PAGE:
TOKYO (Reuters) - First, the cancellation in 1940. Then, the mass boycott in Moscow in 1980.
Forty years on, the upcoming Tokyo Games are the “cursed Olympics” once again, Japan’s finance minister said, in remarks that could stir controversy at a time when his government is scrambling to quash speculation that the coronavirus epidemic could derail the world’s biggest sporting event this year.
“It’s a problem that’s happened every 40 years - it’s the cursed Olympics - and that’s a fact,” Taro Aso, who also serves as deputy prime minister, said in a parliamentary committee on Wednesday.
Japan had won the bid to host the Summer and Winter Olympics in 1940 - in Tokyo and Sapporo, respectively - but both Games were cancelled due to the Second World War.
A close ally of Prime Minister Shinzo Abe and a former premier himself, Aso is known for his staying power despite his penchant for gaffes that have insulted people, including doctors, women and Alzheimer’s patients, over the decades.
Abe has staked his legacy as the longest-serving Japanese leader on staging a successful Games and bringing a massive jolt - estimated at $2.3 billion - to the stagnant economy with tourism and consumer spending.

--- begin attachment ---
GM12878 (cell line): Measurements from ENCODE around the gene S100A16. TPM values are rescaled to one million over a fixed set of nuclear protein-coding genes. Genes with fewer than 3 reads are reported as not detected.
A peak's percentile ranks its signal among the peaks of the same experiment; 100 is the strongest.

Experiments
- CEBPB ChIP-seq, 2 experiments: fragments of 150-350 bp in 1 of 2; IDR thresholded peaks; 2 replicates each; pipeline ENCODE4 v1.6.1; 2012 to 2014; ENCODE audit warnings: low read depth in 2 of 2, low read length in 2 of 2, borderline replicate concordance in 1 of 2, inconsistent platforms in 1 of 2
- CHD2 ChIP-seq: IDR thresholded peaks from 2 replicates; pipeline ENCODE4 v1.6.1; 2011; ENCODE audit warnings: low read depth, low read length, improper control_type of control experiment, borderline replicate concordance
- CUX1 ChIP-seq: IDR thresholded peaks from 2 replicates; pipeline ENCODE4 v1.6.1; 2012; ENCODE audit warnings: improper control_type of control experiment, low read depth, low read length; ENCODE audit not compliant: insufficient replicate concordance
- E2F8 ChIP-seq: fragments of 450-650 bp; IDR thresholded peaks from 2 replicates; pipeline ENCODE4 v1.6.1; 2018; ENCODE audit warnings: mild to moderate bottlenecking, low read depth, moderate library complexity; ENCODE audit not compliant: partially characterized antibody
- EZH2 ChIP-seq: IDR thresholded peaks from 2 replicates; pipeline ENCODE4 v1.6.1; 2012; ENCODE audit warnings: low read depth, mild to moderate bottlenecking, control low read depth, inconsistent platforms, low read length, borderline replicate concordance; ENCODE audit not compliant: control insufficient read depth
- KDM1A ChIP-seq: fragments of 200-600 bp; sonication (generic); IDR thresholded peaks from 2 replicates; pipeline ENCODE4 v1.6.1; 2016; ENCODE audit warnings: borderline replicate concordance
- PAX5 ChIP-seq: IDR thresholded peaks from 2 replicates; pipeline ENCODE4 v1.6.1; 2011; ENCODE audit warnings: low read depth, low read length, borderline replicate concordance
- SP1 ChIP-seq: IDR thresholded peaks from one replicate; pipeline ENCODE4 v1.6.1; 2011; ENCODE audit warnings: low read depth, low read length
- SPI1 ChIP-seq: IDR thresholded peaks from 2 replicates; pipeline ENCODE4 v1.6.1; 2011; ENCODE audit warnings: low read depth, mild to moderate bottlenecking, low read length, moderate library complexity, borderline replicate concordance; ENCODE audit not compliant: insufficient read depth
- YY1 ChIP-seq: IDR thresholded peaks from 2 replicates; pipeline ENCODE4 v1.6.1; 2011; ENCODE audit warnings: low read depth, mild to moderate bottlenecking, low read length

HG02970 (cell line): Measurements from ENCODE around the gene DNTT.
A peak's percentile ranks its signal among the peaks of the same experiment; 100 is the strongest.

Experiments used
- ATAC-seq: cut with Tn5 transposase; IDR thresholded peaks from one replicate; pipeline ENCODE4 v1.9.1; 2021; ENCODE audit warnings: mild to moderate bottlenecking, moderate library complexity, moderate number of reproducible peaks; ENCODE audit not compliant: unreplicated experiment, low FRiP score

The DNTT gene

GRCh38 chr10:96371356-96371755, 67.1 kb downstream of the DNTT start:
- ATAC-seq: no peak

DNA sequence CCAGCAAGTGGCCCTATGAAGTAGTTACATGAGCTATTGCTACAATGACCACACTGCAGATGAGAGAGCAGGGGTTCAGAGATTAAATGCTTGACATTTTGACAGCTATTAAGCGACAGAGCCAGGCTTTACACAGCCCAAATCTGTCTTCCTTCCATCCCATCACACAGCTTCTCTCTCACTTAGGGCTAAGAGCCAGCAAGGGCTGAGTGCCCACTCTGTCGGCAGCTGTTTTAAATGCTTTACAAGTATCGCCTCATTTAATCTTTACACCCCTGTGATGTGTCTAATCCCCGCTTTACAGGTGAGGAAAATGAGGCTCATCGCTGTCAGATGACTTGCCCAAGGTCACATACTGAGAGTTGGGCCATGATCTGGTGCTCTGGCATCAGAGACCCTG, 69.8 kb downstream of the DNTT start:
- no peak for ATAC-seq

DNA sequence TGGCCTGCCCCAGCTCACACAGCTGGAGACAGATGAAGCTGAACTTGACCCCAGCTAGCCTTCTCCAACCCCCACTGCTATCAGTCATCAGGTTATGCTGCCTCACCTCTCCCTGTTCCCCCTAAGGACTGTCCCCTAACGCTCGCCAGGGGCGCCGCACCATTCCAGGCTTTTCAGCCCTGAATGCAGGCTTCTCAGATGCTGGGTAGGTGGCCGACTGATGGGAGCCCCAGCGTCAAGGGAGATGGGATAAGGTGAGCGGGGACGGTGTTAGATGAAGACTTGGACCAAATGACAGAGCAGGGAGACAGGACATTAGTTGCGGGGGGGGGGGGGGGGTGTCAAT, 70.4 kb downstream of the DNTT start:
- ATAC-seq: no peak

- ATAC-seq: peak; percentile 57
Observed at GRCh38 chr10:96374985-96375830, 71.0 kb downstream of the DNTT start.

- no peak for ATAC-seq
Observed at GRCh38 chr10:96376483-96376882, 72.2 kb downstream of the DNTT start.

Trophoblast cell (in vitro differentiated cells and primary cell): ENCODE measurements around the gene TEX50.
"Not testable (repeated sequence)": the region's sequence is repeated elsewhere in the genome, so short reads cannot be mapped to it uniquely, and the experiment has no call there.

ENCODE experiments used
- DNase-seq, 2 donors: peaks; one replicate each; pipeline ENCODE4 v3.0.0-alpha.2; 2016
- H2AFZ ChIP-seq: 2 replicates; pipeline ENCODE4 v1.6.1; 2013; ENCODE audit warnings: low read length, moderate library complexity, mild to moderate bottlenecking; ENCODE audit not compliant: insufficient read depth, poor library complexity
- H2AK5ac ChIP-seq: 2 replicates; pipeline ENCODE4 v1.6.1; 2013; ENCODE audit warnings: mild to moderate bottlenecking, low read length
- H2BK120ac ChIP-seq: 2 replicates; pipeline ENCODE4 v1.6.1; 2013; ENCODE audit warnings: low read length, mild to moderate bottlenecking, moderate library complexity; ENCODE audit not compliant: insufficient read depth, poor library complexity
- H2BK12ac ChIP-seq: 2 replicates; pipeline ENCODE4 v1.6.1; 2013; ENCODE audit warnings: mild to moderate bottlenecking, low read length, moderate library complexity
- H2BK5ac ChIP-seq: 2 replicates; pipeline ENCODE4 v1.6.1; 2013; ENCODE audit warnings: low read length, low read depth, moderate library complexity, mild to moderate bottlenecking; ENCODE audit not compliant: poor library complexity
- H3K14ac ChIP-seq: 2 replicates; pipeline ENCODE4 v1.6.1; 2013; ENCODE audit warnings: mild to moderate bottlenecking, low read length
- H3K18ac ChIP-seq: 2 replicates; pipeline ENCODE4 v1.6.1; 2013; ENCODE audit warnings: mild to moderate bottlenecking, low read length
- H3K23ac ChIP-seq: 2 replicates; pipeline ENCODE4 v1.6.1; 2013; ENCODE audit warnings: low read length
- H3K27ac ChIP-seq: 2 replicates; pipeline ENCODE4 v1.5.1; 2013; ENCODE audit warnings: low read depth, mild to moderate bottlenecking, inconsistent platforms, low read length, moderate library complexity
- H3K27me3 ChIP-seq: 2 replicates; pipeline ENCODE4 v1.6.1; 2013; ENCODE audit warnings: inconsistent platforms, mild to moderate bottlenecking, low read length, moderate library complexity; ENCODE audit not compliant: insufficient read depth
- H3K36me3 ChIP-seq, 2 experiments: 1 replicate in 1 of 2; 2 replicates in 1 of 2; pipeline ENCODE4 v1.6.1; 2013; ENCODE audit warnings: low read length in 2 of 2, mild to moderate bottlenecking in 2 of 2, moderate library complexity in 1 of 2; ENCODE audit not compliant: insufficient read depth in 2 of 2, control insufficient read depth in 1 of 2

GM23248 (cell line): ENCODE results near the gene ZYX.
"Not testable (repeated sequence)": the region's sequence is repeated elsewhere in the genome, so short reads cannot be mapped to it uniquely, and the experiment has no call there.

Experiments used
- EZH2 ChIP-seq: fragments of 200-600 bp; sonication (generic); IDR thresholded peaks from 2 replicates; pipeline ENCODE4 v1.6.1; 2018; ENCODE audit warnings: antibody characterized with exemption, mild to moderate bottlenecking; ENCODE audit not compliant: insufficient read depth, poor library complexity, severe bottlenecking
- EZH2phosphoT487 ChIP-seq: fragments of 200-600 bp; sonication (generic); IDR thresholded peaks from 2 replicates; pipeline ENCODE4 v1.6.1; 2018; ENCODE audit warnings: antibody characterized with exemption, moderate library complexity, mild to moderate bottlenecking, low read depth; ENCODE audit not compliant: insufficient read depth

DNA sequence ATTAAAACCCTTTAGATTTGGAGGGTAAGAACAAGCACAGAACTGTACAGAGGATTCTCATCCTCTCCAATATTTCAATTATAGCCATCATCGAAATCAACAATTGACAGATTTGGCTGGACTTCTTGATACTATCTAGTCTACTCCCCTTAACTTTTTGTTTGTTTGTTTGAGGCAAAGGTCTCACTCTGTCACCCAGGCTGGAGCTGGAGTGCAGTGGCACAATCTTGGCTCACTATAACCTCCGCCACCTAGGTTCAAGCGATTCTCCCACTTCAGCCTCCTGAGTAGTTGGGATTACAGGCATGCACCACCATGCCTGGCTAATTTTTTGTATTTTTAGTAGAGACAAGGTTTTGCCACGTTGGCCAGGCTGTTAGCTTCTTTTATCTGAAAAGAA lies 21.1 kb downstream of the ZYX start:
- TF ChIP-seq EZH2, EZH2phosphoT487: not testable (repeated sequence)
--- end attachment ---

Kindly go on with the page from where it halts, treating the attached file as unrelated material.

But every passing day of the new coronavirus pandemic has brought more calls for a rethink of this year’s Games, scheduled to open on July 24.
The International Olympic Committee, along with Tokyo’s organising committee and Japanese government, has said it is not considering a cancellation or postponement, even as other major events have been postponed, including, on Tuesday, soccer’s Euro 2020 and Copa America.
The new coronavirus has so far killed more than 8,200 people and infected more than 200,000, with the epicentre now in Europe. Japan saw 40 new infections on Wednesday for a total of 1,629 cases, including about 700 from a cruise ship quarantined near Tokyo last month, Kyodo News reported.
Reporting by Chang-Ran Kim; editing by Philippa Fletcher
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